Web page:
Glen Rose resident Michael Williams has been through tremendous pain.

The 59-year-old former high school wrestler/long distance runner and rodeo competitor has put his body through the wringer, but nothing could have prepared him for the pain he experienced in 2016.

Williams owns a deer hunting and fishing business and one afternoon, a deer trampled him, hitting him in the center of his back and knocking him unconscious.

He was hospitalized for seven days and told he needed to see an orthopedic surgeon.

“[They told me] ‘you have four disks that are messed up in your back.’ They protruded inward instead of outward when the deer hit me,” he said.

He was transferred to a hospital in the Fort Worth area where he had his first surgery on July 5, 2018.

A few days later, he was in excruciating pain.

“It felt like someone took a baseball bat and beat the snot out of me,” he said. “They didn’t tell me that they severed a nerve. I was losing spinal fluid, and they had to repair my back, take out the ‘hardwire’ and replace it with new screws.”

Williams eventually had to undergo more than 12 back surgeries - those that were supposed to address his back injury – followed by corrective back surgeries.

“After 10 surgeries with that one doctor, it was time to change,” Williams said.

And that’s exactly what happened.

Williams was eventually taken to Texas Health Harris Methodist Hospital Fort Worth where he met with neurosurgeon Dr. Cyrus Wong in July 2018.

“He had surgeries done by multiple other surgeons and unfortunately, had some pretty serious complications in the past. Essentially, he had a couple of issues but one of them was he had a bunch of infections that required going back to surgery,” Wong said. “One of my partners had treated him for one of his infections and had referred him to me afterwards because of how complicated his case was but he had a few things going on: one was the infections, which he was treated for, but the main thing that he had was what we call flatback syndrome.”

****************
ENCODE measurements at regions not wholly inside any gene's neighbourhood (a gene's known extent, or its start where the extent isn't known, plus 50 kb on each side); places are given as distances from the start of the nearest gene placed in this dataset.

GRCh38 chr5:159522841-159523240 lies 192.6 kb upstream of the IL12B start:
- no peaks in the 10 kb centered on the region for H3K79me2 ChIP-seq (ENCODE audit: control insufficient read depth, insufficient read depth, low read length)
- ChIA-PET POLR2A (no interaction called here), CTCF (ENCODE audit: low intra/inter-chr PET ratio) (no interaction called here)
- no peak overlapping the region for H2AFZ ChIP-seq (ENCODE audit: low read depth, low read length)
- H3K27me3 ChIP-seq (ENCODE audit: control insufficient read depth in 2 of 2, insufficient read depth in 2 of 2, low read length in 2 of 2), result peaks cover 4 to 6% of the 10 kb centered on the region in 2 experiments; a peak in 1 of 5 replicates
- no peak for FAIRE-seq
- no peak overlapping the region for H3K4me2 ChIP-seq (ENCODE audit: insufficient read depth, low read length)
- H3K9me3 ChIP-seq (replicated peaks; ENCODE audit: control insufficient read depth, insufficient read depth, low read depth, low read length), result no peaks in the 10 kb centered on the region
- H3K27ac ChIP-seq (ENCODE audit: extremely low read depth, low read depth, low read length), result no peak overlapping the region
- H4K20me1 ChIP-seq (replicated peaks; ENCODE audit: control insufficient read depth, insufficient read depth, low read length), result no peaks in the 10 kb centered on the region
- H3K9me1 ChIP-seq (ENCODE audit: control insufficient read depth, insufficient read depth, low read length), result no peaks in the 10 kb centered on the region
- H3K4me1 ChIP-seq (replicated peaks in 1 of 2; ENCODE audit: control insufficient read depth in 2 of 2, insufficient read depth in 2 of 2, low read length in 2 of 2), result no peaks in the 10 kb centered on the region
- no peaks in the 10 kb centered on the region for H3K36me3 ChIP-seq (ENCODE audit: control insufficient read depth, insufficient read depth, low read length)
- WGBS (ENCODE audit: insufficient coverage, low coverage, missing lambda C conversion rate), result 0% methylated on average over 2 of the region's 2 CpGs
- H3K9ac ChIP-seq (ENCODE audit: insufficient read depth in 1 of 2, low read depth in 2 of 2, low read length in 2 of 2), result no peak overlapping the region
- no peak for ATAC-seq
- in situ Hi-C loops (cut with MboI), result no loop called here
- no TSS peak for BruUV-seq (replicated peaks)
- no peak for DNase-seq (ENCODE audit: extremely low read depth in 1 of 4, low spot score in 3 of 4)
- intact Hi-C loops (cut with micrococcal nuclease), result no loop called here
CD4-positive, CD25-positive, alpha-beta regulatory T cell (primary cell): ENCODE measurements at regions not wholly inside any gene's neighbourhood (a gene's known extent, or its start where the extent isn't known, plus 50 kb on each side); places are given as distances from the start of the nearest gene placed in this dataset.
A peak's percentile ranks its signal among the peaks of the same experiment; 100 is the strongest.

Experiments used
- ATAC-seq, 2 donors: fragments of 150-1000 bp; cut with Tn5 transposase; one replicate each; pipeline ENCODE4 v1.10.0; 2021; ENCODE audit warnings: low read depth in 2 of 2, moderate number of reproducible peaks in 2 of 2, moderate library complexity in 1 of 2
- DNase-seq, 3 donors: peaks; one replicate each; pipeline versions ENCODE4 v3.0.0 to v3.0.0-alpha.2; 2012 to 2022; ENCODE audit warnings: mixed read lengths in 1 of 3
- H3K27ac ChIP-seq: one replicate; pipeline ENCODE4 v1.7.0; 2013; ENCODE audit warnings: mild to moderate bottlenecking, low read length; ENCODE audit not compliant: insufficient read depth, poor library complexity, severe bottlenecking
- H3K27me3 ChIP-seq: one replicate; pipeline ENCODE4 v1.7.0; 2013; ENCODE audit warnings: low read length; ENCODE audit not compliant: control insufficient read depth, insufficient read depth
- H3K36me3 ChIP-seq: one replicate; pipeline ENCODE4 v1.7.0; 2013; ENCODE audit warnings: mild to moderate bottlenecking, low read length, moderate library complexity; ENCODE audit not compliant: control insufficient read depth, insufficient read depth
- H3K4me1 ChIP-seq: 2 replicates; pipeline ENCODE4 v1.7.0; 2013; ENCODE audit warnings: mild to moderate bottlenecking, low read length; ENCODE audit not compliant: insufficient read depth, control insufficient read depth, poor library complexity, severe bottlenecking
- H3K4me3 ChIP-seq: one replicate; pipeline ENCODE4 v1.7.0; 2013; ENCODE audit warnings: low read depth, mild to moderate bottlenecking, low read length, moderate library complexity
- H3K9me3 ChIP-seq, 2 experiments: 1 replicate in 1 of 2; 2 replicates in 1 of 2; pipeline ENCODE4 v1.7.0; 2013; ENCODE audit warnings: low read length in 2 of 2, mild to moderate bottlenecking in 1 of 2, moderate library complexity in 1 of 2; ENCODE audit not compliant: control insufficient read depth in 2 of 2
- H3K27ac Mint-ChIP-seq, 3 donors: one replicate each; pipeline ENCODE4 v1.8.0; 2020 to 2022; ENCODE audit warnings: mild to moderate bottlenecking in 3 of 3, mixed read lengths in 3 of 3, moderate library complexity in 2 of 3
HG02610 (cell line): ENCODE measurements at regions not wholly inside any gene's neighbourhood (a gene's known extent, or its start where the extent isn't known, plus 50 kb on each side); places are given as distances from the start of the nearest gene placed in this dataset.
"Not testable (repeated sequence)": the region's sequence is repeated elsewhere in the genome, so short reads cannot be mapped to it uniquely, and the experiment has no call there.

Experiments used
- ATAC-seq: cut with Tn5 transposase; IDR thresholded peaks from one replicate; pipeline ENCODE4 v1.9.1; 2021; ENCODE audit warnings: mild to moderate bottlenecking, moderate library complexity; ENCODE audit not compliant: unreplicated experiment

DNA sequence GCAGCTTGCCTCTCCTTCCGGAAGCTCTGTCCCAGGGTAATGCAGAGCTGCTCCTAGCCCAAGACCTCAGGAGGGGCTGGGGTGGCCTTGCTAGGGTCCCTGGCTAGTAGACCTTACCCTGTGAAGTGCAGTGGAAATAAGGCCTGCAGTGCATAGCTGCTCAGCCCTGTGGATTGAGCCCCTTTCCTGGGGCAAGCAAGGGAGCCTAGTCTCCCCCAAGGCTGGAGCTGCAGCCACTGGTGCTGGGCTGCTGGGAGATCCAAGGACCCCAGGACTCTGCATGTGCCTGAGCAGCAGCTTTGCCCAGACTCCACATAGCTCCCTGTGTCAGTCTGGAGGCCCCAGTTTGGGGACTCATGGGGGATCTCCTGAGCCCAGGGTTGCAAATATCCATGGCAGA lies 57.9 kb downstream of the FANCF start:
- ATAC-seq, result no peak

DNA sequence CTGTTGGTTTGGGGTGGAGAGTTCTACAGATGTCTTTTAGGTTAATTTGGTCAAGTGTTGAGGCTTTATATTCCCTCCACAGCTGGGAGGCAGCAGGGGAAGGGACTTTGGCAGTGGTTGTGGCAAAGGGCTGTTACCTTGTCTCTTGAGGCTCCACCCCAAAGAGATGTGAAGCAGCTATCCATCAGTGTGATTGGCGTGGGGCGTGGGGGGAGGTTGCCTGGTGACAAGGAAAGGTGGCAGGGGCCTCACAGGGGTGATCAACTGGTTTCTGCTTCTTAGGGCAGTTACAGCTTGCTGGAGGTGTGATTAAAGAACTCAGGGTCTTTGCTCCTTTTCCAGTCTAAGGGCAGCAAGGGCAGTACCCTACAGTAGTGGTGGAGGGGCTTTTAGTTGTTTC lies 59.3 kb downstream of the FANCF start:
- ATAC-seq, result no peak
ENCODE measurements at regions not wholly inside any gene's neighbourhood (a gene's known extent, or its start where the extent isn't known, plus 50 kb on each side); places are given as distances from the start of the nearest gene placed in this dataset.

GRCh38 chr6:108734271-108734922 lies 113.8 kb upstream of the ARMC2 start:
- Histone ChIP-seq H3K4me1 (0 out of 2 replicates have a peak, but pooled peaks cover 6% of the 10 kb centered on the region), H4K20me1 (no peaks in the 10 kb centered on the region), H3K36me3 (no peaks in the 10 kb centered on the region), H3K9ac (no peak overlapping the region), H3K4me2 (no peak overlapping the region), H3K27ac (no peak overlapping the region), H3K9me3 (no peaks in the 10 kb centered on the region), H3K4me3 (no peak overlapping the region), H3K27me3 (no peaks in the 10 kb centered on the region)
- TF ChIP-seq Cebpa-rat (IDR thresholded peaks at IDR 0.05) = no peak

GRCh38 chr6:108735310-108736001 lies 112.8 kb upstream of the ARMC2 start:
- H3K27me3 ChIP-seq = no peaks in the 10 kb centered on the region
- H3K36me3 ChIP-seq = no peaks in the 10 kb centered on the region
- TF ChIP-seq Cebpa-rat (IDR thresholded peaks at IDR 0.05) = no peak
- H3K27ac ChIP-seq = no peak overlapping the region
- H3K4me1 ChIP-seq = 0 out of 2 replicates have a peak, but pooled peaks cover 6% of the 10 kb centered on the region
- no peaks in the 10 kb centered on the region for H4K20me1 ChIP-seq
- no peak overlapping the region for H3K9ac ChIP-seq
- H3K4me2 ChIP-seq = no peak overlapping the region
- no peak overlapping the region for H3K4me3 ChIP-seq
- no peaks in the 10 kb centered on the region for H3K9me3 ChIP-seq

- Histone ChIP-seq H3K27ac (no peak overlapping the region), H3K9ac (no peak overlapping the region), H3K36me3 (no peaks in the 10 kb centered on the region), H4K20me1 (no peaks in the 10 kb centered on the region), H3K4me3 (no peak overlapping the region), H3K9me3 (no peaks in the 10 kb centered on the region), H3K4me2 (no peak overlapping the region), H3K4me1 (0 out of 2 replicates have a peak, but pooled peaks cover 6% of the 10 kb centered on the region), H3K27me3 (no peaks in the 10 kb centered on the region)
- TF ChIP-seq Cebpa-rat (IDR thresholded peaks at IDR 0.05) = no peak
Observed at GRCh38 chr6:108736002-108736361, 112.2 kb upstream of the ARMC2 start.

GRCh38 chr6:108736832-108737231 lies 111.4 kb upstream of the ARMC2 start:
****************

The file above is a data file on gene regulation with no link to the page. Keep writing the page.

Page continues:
Flatback syndrome is a condition in which the lower spine loses some of its normal curvature.

“He was basically miserable the whole time,” Wong said. “His pain was unbearable. He was not able to stand up straight, so when they’re not able to stand up straight and their center of gravity isn’t over their tailbone and their hunched over all of the time, it’s very tiring. He wasn’t able to walk far at all.”

Due to Williams’ infections, Dr. Wong would not operate on him.

Williams had to wait from September 2018 to Aug. 30 until he was 100 perfect infection-free before Dr. Wong could perform the surgery.

Wong performed a pedicle subtraction osteotomy – a complicated procedure where the spine is realigned and stabilized.

"There’s really just a handful of surgeons in this country who do this more specialized procedure,” Wong said. “Essentially, I'm reshaping the bone where he’s had a fusion in order to bring his spine back, to restore that normal curvature in his lower back which allows him to stand up straight.”

Williams first walked into Wong’s office using a cane and slumped over with his back at a 30-degree angle. After Dr. Wong performed surgery, Williams ended up walking on his own, a day after surgery, with a straight back and without having to undergo any physical therapy.

“Dr. Wong, it’s amazing what that man does,” Williams said. “It’s a miracle for what that man did for me. It’s amazing. I was slumped over, like a hunchback. I was bent over from September 2018 to August 30, 2019. I was in pain every day. Right now, I have zero pain in my back.”

“This is actually the best part of the job is when I can see them at six weeks and they look so much better,” Wong said. “Michael is one of those great stories where he looks like a completely different person now than he did when he first showed up in my clinic. He's pretty much off most of his pain medication. He’s able to live his life, function well and even his whole outlook, his personality, his mood, everything is so much better. It’s extremely gratifying when you can turn someone’s life around like that.”

“I wish I would’ve known about him (Dr. Wong) from the first surgery,” Williams said. “I wouldn’t be going through what I'm going through now.

“When you’ve been through the pain I’ve been through and go to zero pain, that’s what I call a miracle.”